Different River

”You can never step in the same river twice.” –Heraclitus

March 3, 2005

The Rabbi Prince of Safed

Filed under: — Different River @ 7:35 pm

People come from all sorts of interesting backgrounds, to do all sorts of things, but this one is pretty amazing.

Natan Gamedze is the grandson of a former King of Swaziland — and an orthodox Rabbi in Safed, Israel. And it doesn’t hurt that he speaks (at least) 14 languages.

His story is told very well by Steven Plaut in this article. His web page is here. There is another interview with him here.

At “Wits” University [i.e., the University of Witswatersrand in Johannesburg, South Africa] he studied a series of European and African languages. One day he was sitting next to a student who was doing some homework in a language with bizarre-looking letters. “What alphabet is that?” he asked. “Hebrew,” was the response.

The following semester the Russian language class he wished to take was fully booked. So instead he signed up to study Hebrew. Most of the other students in the class were non-religious white Jewish students with whom he would form many long-lasting friendships. His brothers and sisters poked fun at him for his choice of courses, nicknaming him “The Rabbi” in jest.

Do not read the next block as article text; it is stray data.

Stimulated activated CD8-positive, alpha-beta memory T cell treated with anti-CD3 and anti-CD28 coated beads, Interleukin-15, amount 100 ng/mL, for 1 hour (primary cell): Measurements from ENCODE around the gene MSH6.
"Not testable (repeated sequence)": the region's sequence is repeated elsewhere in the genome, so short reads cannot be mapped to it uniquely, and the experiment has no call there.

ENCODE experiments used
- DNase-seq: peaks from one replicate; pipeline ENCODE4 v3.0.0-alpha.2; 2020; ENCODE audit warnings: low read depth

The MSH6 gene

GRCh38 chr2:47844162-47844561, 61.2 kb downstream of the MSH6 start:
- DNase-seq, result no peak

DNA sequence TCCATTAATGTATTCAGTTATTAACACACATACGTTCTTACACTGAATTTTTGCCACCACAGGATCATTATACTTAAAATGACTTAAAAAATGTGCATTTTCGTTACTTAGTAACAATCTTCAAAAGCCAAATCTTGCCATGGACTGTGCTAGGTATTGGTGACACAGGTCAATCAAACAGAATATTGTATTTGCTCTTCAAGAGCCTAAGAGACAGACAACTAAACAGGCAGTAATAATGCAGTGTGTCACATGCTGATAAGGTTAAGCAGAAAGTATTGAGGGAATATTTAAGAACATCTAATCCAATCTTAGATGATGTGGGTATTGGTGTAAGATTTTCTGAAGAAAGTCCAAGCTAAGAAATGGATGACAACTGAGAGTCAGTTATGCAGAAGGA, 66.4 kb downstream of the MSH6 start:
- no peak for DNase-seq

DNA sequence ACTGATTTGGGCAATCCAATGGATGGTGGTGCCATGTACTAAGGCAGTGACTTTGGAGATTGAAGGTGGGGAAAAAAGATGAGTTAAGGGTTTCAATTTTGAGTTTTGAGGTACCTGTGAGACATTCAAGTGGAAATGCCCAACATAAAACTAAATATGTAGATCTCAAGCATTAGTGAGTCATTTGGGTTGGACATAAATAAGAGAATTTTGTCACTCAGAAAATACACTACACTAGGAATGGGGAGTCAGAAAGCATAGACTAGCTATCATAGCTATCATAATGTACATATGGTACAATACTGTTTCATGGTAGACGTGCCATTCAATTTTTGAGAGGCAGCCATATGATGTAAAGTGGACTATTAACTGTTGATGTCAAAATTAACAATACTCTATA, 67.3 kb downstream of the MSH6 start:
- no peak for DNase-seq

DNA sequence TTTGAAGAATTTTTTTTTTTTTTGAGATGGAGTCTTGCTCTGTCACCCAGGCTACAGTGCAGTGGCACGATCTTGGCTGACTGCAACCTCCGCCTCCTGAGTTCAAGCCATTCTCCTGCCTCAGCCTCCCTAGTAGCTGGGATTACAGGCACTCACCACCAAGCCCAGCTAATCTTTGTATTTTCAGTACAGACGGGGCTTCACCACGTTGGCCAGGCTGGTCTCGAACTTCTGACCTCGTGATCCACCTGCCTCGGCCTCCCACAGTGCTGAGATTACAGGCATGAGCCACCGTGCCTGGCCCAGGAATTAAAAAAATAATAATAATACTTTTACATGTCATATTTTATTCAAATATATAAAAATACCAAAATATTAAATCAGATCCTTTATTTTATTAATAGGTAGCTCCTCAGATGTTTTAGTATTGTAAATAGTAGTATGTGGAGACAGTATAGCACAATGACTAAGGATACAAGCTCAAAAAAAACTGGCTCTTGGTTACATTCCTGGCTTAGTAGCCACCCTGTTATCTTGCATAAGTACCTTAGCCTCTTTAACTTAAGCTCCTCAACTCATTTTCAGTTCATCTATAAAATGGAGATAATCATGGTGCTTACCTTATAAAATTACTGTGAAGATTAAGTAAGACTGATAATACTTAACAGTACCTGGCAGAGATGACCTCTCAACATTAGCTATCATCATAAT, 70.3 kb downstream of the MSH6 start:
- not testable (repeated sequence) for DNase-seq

Toward the end of his studies there, he was approached by an Israeli professor on sabbatical from Hebrew University. The professor suggested that the prince come to Jerusalem on fellowship to continue his language studies. He jumped at the chance and entered Hebrew University in 1988. Some of his Jewish friends from “Wits” were now also in Jerusalem, several studying at the Ohr Sameach yeshiva there. The prince would visit the yeshiva to see his South African friends, occasionally sitting in on evening classes. He soon started reading on his own, particularly the works of Maimonides.

In the fall of 1989, he traveled to Rome while Hebrew University was shut for the religious holidays. One morning he woke up in a hotel near the Vatican feeling hungry and went down to the breakfast room. Sitting there, he stared at the food, but each time he took some in his hand, his arm felt weary and seemed to resist the notion of carrying the food to his mouth.

Back in his room, he recalled that he had heard that Jews have one day a year when everyone, regardless of level of observance, fasts. Curius, he checked his Hebrew University calendar. Sure enough, this was that day – Yom Kippur.

But the real change in his life came a few days later. He stood in St. Peter’s Basilica in the Vatican and contemplated the centuries of suffering the Jews had experienced at the hands of the Church. It was there and then that he made up his mind. He was going to convert to Judaism. Back in his hotel near the Vatican, he recited the “Shema Yisrael” for the first time.

One Response to “The Rabbi Prince of Safed”

  1. Mamasitha Mahlaha Says:

    Pls kindly help me. I am looking for the email address of
    Rabbi Natan Gamedze

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